And what better sacrament to we have in the catholic church than that of the Holy Eucharist to articulate this concept for us. Every day the Incarnation is not just replayed or reenacted at the hands of the Priest, it literally happens again and again. Since it was instituted by the Word made flesh. The bread and wine brought to the altar become the body and blood of Jesus in the same was as the body and blood brought into Mary bore a child that was the power and glory of God. And just the same as the body of Christ tastes and feels like bread even after the miracle of transubstantiation takes place on the altar, the body of the Son of God was like that of a human. If I can digress a bit here, and be permitted to indulge in a silly analogy in order to better illustrate my point. Suppose one of the children who came rushing to Jesus licked His face or hand, indeed His face would have tasted salty as ours and His hands probably clammy and perhaps a little dirty as our at times do as well. The same is true of the bread and wine after it becomes the body and blood of Jesus. And yet the saltiness, clamminess and dirtiness of the flesh of Jesus certainly does not diminish His glory and the fact that He is the Messiah, the Christ, the Son of God and the Second Person of the Holy Trinity.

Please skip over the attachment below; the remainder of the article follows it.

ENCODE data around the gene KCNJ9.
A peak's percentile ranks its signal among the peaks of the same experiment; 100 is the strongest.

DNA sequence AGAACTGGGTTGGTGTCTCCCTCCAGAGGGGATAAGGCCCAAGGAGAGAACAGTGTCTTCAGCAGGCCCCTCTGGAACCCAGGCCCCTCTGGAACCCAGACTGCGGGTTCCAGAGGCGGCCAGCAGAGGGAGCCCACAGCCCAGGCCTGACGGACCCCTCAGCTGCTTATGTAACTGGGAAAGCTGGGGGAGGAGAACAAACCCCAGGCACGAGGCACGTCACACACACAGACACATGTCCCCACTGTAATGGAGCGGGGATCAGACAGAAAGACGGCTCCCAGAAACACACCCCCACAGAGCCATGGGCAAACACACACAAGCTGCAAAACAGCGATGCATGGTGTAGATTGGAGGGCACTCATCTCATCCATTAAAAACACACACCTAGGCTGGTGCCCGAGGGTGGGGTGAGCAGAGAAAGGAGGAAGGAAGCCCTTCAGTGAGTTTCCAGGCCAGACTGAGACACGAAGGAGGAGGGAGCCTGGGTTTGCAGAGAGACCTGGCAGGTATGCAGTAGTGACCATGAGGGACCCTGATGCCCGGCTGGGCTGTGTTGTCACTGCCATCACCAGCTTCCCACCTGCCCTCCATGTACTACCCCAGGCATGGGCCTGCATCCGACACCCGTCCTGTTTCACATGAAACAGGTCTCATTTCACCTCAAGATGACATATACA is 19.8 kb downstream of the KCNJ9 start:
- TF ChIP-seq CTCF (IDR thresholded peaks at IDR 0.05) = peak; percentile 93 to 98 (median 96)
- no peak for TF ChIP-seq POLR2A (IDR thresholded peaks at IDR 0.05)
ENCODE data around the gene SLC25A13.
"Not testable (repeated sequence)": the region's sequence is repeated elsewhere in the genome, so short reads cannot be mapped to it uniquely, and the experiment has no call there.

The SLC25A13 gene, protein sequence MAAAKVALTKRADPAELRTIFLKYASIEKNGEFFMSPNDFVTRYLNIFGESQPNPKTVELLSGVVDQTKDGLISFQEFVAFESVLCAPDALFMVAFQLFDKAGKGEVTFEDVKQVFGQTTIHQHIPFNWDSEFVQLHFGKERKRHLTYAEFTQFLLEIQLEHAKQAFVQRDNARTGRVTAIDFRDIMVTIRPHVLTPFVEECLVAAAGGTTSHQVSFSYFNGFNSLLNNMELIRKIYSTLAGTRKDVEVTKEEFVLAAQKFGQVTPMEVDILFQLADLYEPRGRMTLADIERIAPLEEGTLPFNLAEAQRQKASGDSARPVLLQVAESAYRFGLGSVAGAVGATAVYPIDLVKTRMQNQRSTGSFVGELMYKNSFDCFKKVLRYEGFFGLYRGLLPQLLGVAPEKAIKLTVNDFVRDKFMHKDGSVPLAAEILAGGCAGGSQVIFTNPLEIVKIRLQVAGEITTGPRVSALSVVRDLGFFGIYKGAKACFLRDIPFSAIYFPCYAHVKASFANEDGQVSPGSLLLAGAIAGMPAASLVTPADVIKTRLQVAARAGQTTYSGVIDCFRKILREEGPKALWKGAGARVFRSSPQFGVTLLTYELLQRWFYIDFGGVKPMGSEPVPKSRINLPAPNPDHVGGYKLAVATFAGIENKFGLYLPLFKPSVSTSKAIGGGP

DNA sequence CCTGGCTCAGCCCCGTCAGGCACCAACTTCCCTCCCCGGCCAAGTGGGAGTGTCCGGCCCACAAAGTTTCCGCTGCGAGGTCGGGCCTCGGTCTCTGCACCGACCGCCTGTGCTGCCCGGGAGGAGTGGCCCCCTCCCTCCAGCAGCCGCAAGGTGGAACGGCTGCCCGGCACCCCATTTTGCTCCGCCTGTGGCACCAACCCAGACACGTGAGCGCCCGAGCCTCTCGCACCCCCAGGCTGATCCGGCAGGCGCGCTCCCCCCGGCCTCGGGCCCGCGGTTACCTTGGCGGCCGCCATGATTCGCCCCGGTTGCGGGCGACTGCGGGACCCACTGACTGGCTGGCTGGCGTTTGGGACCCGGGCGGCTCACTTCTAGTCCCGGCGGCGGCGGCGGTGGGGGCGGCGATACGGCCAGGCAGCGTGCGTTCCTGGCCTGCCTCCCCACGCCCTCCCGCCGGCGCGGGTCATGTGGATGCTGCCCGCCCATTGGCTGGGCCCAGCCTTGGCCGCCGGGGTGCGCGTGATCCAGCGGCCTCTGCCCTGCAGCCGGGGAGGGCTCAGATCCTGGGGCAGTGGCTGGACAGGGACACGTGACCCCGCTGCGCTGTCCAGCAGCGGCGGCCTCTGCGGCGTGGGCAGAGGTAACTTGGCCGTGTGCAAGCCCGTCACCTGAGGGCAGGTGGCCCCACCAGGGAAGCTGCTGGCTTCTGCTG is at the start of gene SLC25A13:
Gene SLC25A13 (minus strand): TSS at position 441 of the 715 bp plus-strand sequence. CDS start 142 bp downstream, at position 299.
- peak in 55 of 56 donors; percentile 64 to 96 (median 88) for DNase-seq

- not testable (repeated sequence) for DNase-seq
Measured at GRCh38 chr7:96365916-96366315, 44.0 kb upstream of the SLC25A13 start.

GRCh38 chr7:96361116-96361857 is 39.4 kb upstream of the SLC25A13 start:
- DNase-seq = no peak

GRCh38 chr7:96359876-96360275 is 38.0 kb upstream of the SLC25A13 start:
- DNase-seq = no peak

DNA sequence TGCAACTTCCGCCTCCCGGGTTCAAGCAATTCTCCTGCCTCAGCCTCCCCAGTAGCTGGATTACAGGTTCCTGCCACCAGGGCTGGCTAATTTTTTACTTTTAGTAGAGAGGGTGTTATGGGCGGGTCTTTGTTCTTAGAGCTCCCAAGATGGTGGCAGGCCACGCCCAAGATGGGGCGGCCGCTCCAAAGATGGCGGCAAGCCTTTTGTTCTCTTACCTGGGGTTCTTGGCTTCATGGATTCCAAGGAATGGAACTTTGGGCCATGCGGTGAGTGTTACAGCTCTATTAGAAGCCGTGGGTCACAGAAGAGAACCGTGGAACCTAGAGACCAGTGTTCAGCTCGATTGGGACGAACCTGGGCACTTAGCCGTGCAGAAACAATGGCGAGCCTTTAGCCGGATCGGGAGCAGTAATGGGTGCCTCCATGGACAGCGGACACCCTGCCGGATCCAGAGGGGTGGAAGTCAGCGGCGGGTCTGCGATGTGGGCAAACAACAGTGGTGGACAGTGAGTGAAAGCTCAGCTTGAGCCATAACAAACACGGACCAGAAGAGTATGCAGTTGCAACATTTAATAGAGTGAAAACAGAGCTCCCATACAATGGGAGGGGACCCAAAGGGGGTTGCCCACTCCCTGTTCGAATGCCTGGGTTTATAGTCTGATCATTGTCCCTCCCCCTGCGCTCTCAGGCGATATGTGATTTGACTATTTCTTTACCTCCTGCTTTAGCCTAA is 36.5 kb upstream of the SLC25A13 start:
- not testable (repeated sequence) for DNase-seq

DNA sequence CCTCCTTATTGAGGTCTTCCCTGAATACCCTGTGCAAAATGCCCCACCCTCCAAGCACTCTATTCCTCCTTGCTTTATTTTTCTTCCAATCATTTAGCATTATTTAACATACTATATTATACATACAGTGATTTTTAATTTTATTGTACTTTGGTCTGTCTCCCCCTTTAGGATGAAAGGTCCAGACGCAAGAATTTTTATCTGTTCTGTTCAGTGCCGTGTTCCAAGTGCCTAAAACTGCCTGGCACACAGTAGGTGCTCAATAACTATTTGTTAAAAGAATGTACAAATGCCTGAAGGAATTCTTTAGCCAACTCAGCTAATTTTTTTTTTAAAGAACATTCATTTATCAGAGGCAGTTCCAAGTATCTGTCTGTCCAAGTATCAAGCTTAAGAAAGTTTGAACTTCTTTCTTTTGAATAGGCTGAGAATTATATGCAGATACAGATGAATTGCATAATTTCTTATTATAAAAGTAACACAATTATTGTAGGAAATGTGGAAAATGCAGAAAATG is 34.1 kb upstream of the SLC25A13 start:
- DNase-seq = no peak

In fact we can venture to say with certainty that there is no Eucharist without the Incarnation and vice versa. Not just for the obvious fact that the Incarnation was how the man of Jesus was conceived into this world, but because you cannot have the body and blood of Christ without the flesh and veins of a human being. For reasons we will never be able to comprehend (but in faith we hope some day will be revealed to us), we require the body and blood of Christ as Christians for spiritual and temporal nourishment as part of the physical Body of Christ here on earth. In order for this life giving substance to exist and to be present here, God needed to take the form of man and literally create the body and blood of Christ in order that it may be shared from generation to generation to nourish the entire Body of Christ while we labour and wait for His Second Coming. The Logos became flesh and blood so that we may share and nourish on it indefinitely until He returns in glory. What an amazing cyclical existence and surely one that contributes to the entire concept of Christianity and a truth “hanging together” as C.S. Lewis once remarked.